Saturday, 6 November 2010

Further support for saving the Strand Union Workhouse in London

LISTING APPLICATION FOR STRAND UNION WORK HOUSE - LETTER TO CULTURE MINISTER JOHN PENROSE M.P. FROM CLLR. GLENYS ROBERTS

"Dear John Penrose,

Ed Vaizey will have shown you my impassioned plea for the spotlisting of the Strand Union Workhouse in Cleveland Street in which I hope you will take a personal interest. I am the West End Ward councillor and this was brought to my attention by my residents, who will be in the sad position of having to look at the modern replacement proposed by Camden Council and supported by the previous government.

The residents have prepared many documents pertinent to the listing application which has just been sent to English Heritage, but let me summarise:

This, the oldest surviving workhouse in London, was built in 1775-6 by leading Georgian church architect Thomas Hardwick. It has the famous proportions of Georgian architecture plus Victorian hospital wings based on Florence Nightingale's revolutionary pavilion designs for the treatment of the sick. It remains substantially as when first built -- staircases, windows, slate roofs, floors, fireplaces even some panelling for the most part intact. It has served the sick and poor for over 200 years, was a Second World War casualty post and recently part of the NHS. Its social history is compelling. Victorian Poor Law Reform began in this building. Charles Dickens got his inspiration from conditions within it, its formidable medical officer Dr. Joseph Rogers worked with Gladstone, Queen Victoria and the Duke of Westminster to improve life for the disadvantaged, and the inquests held within its walls by Thomas Wakley, founding editor of The Lancet, helped highlight the 'Burke and Hare' practice of providing bodies for dissection, leading to the 1832 Anatomy Act.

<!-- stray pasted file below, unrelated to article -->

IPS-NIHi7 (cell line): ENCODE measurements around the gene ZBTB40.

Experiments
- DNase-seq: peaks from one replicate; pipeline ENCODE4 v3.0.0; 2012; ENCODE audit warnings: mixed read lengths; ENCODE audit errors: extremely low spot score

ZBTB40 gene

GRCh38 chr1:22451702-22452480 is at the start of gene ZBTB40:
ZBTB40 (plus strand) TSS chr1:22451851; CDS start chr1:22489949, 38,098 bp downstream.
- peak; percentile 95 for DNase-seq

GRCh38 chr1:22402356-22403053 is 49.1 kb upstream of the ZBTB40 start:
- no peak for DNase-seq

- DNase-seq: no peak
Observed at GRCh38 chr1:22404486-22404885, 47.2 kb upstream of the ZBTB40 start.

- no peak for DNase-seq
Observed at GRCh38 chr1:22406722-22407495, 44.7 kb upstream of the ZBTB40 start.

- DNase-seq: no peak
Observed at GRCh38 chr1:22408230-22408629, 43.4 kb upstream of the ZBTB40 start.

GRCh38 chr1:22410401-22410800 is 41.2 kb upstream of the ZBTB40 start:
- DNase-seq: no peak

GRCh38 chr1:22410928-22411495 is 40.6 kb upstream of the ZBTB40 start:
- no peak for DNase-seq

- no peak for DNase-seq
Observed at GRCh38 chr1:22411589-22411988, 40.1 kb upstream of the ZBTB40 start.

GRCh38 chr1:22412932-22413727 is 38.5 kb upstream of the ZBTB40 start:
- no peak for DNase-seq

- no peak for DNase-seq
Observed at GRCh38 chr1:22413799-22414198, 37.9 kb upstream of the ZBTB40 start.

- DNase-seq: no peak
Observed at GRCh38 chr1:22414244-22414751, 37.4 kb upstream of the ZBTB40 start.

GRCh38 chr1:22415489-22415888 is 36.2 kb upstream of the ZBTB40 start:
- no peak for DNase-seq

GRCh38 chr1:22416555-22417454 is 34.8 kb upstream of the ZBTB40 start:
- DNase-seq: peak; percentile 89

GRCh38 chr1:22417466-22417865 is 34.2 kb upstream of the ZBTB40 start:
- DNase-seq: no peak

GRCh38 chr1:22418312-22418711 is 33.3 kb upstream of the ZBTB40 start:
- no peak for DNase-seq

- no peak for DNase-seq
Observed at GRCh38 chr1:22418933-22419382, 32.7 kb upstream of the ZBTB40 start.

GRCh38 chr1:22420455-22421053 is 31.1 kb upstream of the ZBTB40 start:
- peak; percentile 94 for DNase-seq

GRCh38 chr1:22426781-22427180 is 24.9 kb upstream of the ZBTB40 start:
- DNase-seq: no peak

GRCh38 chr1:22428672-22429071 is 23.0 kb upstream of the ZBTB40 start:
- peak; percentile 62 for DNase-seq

This is clearly an invaluable piece of London's past and could make a memorable contribution to the future. From my experience on Westminster's planning committee I can envisage how its generous proportions and central courtyard would enable it to be converted to flats of all sorts. Such a sympathetic conversion would uplift the neglected area of Fitzrovia in which it is situated, much as the warehouse conversions have done in Docklands.

When the last application for listing was made Frank Dobson [the local MP] did not agree - which gives the new Government a brilliant opportunity to show themselves more sensitive to our heritage by recycling a vital piece of popular history which it would be a crime to erase.

If you would like to see for yourself I will very happily arrange it. There is a very brief window before Camden make their planning decision,

Regards,
Glenys Roberts
Westminster Councillor"

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